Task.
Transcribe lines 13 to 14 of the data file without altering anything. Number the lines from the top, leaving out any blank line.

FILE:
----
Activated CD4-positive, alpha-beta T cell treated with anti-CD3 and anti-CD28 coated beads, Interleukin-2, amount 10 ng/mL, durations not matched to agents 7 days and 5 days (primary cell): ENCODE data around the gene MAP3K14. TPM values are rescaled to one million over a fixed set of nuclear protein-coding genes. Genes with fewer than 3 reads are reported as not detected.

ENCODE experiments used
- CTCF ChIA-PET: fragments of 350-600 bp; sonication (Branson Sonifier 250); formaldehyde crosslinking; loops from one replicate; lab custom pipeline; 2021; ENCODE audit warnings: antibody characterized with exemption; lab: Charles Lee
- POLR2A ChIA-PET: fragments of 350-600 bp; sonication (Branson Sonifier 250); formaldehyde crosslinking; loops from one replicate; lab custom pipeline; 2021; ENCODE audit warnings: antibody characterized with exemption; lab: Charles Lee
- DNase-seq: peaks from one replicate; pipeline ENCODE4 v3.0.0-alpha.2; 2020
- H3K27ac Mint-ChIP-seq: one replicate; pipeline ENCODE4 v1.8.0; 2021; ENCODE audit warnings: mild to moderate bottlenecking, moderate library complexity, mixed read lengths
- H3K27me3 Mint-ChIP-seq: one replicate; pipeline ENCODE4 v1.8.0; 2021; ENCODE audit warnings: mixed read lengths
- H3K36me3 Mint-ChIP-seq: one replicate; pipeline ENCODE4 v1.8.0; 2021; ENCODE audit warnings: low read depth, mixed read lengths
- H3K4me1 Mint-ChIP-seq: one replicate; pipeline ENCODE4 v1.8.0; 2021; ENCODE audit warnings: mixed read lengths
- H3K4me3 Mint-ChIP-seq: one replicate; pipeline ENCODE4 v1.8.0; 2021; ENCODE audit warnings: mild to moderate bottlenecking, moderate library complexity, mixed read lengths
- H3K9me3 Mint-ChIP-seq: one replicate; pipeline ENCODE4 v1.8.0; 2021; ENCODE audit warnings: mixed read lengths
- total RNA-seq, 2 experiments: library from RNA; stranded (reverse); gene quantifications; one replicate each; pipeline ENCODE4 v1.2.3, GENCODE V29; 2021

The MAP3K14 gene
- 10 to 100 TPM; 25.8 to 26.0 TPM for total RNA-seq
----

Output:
The MAP3K14 gene
- 10 to 100 TPM; 25.8 to 26.0 TPM for total RNA-seq